The 2016 campaign ratcheted up a few notches yesterday in the wake of comments that Jeb Bush, who recently announced that he is exploring a presidential run, made over the weekend regarding the commencement of same-sex marriages in Florida. Asked about the gay nuptials—the arrival of which he has long fought—in his state, Bush told the Miami Herald, “It ought be a local decision—I mean, a state decision. The state decided. The people of the state decided. But it’s been overturned by the courts, I guess.” In later comments to the New York Times, Bush took a more mollifying tone:
We live in a democracy, and regardless of our disagreements, we have to respect the rule of law. I hope that we can show respect for the good people on all sides of the gay and lesbian marriage issue—including couples making lifetime commitments to each other who are seeking greater legal protections and those of us who believe marriage is a sacrament and want to safeguard religious liberty.
The statement proved “encouraging” to some gay activists, according to the Times: A spokesman for the Human Rights Campaign applauded Bush for “at least … expressing his respect for those who support marriage equality. That’s a big change for Republicans.” Other observers, unsurprisingly, were not as convinced. Queerty’s John Gallagher blasted the statement as so much prevarication from an unrepentant homophobe, arguing that “in essence, Bush is saying that everyone should respect the rule of law—except religious conservatives. Now how conciliatory is that?”
Both these reactions seem fair when it comes to Bush’s comments—they represent a sort of half-full/half-empty perspective choice. But another response, BuzzFeed’s decision on Monday afternoon to dig up and republish an anti-gay editorial Bush wrote … in 1994, struck me and the rest of us here at Outward as peculiar and misguided. Here’s the gist of the archeology project:
During his first and unsuccessful bid for governor in 1994, Bush argued in an editorial that LGBT people do not deserve special legal protection. “We have enough special categories, enough victims, without creating even more,” he wrote.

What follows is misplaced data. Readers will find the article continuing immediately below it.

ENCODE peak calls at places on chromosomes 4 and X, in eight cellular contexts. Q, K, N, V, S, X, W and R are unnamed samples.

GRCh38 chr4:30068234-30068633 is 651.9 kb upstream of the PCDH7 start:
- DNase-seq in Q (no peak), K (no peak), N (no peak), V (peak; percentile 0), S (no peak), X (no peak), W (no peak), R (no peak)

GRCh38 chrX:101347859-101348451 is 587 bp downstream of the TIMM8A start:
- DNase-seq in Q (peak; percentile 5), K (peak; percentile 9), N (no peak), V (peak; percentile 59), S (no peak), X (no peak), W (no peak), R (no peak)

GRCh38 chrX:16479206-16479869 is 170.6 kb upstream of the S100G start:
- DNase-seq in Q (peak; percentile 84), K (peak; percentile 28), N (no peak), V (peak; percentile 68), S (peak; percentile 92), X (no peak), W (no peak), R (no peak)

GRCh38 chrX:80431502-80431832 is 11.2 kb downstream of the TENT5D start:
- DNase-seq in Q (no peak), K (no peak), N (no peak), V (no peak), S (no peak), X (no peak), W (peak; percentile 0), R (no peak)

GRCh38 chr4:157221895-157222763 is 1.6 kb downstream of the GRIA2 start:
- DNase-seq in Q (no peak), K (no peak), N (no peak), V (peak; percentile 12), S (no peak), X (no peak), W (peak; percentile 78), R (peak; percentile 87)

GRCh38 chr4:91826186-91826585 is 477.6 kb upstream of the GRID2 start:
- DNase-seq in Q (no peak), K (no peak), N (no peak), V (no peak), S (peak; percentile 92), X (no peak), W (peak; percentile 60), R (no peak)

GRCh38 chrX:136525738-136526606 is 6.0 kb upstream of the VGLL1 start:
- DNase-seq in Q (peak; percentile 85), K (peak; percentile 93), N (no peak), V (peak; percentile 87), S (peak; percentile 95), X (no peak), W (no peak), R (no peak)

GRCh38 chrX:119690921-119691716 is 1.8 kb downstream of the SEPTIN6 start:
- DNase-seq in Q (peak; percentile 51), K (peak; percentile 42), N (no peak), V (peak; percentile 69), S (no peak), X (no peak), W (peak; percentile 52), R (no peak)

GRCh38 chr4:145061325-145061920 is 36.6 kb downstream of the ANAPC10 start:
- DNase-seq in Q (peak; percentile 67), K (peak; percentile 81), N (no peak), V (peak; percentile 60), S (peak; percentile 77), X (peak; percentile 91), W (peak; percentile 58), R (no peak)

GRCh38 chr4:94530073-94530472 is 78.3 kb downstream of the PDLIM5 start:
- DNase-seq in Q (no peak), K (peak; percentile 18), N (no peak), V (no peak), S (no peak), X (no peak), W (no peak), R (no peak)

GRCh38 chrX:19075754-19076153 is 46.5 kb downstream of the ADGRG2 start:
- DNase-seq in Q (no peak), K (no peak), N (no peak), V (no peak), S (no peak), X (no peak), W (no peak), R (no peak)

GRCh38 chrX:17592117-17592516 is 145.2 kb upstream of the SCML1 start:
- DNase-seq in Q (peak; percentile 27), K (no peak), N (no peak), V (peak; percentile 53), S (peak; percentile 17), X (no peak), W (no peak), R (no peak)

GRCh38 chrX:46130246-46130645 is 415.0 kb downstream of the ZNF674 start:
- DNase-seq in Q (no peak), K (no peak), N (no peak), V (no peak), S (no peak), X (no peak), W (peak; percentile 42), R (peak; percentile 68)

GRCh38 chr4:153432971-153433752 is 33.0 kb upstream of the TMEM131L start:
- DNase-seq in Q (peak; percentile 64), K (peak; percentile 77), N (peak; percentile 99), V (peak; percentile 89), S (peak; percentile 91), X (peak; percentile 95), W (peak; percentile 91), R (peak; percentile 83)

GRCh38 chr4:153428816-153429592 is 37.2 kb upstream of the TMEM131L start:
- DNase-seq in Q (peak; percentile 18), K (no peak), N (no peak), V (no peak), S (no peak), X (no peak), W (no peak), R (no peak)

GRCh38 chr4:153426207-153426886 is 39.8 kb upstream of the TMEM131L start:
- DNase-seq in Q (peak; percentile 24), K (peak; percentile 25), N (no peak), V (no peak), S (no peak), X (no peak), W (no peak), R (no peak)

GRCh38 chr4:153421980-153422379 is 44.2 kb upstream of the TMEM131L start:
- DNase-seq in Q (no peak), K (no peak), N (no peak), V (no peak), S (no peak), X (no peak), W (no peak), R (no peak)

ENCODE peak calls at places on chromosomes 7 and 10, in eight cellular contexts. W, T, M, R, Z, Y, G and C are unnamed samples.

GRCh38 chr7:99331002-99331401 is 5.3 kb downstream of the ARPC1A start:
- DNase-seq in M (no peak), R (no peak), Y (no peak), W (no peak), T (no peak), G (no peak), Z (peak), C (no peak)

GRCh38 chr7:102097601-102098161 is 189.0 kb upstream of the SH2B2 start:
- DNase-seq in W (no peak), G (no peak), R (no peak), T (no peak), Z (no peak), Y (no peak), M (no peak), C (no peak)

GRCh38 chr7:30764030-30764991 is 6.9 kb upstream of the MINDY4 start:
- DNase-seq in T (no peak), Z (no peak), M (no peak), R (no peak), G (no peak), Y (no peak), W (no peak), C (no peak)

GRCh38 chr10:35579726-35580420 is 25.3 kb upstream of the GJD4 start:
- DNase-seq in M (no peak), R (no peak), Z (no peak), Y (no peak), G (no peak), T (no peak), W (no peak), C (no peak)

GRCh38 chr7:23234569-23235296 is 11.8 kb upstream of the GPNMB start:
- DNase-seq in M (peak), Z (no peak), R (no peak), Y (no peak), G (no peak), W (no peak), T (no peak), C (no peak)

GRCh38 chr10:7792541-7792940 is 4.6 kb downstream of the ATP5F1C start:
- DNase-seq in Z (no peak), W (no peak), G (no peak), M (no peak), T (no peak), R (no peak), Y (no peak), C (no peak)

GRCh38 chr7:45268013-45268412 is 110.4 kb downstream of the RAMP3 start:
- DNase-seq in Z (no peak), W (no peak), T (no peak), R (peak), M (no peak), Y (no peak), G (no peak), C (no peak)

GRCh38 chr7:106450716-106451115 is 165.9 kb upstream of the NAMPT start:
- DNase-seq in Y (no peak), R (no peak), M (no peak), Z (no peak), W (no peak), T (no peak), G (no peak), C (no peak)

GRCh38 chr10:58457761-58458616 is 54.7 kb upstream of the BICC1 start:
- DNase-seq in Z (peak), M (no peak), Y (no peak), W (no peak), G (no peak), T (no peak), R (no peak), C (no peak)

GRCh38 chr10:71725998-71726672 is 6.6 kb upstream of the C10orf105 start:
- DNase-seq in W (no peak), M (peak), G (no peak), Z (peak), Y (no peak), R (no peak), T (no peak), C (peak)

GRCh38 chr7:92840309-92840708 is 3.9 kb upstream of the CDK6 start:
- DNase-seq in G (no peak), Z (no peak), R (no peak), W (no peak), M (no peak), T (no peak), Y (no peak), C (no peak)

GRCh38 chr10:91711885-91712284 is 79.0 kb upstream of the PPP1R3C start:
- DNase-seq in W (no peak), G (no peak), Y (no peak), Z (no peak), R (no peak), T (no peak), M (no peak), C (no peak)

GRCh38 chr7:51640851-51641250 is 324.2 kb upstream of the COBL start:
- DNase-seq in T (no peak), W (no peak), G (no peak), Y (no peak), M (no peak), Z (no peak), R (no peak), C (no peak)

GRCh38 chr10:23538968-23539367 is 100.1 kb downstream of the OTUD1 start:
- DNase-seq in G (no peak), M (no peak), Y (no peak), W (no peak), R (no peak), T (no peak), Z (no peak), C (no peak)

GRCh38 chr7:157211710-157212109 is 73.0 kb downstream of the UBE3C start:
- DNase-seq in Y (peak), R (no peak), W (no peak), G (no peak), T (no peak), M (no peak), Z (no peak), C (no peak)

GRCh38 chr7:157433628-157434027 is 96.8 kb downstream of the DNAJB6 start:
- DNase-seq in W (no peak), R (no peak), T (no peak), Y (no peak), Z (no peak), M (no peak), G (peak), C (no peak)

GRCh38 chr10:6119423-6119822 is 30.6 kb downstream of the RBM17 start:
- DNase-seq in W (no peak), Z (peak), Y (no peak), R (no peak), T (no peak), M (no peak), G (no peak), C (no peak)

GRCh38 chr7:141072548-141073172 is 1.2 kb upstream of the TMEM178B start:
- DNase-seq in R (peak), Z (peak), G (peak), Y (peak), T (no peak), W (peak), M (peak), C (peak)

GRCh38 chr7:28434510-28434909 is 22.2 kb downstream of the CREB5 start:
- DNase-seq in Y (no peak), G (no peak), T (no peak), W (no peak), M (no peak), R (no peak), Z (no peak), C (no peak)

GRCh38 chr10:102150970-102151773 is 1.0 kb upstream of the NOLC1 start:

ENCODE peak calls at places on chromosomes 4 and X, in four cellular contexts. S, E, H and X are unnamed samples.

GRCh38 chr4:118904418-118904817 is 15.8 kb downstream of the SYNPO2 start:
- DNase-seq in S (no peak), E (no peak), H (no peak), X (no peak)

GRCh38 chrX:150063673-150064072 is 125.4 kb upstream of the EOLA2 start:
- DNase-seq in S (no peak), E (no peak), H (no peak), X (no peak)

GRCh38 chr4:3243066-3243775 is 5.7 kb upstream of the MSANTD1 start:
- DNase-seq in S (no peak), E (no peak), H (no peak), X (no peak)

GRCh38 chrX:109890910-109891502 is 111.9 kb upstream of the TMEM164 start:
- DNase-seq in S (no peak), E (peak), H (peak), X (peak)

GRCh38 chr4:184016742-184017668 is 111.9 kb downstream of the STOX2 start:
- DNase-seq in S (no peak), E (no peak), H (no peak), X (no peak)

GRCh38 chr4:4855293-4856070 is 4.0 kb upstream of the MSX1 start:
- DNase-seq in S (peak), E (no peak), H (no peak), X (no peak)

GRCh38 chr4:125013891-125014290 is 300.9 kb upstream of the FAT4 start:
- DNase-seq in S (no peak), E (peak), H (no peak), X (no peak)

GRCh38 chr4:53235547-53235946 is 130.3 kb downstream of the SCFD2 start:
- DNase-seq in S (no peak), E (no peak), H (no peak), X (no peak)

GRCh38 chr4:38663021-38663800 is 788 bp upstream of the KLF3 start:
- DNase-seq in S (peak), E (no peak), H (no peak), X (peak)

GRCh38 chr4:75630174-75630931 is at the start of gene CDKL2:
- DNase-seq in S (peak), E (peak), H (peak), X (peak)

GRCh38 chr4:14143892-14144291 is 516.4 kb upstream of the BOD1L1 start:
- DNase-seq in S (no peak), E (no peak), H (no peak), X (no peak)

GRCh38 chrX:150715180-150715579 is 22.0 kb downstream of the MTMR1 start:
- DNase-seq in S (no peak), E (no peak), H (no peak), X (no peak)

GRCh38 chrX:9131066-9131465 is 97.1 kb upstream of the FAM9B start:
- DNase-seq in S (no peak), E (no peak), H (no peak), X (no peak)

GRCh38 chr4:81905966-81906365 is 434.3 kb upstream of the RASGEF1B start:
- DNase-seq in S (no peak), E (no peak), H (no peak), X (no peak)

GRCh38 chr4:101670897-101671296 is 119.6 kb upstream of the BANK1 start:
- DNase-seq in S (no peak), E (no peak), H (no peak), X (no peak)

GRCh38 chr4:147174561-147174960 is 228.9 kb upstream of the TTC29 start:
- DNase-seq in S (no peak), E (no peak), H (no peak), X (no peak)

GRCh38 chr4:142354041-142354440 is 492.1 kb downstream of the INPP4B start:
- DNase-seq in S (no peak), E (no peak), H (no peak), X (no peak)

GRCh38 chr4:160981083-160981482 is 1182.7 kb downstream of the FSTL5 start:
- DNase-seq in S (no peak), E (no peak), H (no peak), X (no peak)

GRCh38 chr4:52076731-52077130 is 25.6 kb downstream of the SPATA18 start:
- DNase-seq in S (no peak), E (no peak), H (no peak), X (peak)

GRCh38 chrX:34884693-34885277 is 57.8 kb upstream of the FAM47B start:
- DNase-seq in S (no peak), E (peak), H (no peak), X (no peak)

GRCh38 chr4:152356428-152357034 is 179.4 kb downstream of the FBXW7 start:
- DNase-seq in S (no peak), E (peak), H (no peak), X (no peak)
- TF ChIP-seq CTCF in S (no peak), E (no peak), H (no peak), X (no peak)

In the editorial, published in the Miami Herald that summer, Bush drew a parallel between legal protection for gays and the question, “[Should] sodomy be elevated to the same constitutional status as race and religion? My answer is No.”
“The statement that the governor must stand up for all people on all matters is just silly,” Bush wrote, arguing that government does not defend every Floridian “with equal verve and enthusiasm.” He listed a string of examples: “Polluters, pedophiles, pornographers, drunk drivers, and developers without proper permits.”
Part of the journalist’s job is, of course, to provide context on a public figure’s statements and positions—especially in an era of short memories and rapid news cycles—so BuzzFeed’s general approach here is not bizarre. Rather, it’s the specific content of this op-ed and the associated cultural background that make the “smoking archival gun” tactic fall rather flat. Simply put, in 1994, you would have been hard pressed to find a politician—on either side of the aisle—who was a model supporter of queer people, and it’s certain that you could easily find journalists and other “liberal elite” types who articulated anti-gay rhetoric back then that they now abhor. Acknowledging that times were different—by which I mean stereotypes and ignorance prevalent and education in short supply—is not to excuse such rhetoric, but only to take a pragmatic approach to historical reality. What matters is that people evolve over time. While it is unclear exactly how far Bush has really come in his views on the LGBTQ community, we can only hope that his spokeswoman’s statement that the editorial “does not reflect Gov. Bush’s views now, nor would he use this terminology today,” is the truth.
It’s also worth noting that the positions Bush takes in the op-ed aren’t all that heinous, considering both source and era. It is indeed deeply troubling that he compares us sodomites (his unfortunate framing) to drug dealers and pedophiles; but then, his larger argument is against “special legal rights” and “categories” for any group defined—for him—by a chosen behavior. One of the most important successes of the LGBTQ rights movement in the two decades since the op-ed appeared has been the gradual disabusing of most of straight America of the idea that homosexuality is an act or choice rather than a fundamental aspect of identity. In other words, Bush was not alone in his misapprehension.
Likewise, his assertion that the government need not “defend the conduct of every [citizen]” is hardly shocking, at least from a conservative point of view. Yes, the comparisons he draws to make this point are specious and offensive; but again, given the widespread understanding of homosexuality at the time (and to this day in many regions), not at all surprising. Ultimately, lack of surprise is the problem with this BuzzFeed excavation project: No one should be shocked that people in 1994 were not as sensitive on gay issues as they might be today. But the breathless presentation does suggest that ideological purity—both in the present and distant past—might be more important to some than reconsideration, regret, and growth. And when you’re part of a movement that’s very much still in need of allies, that’s not a good look.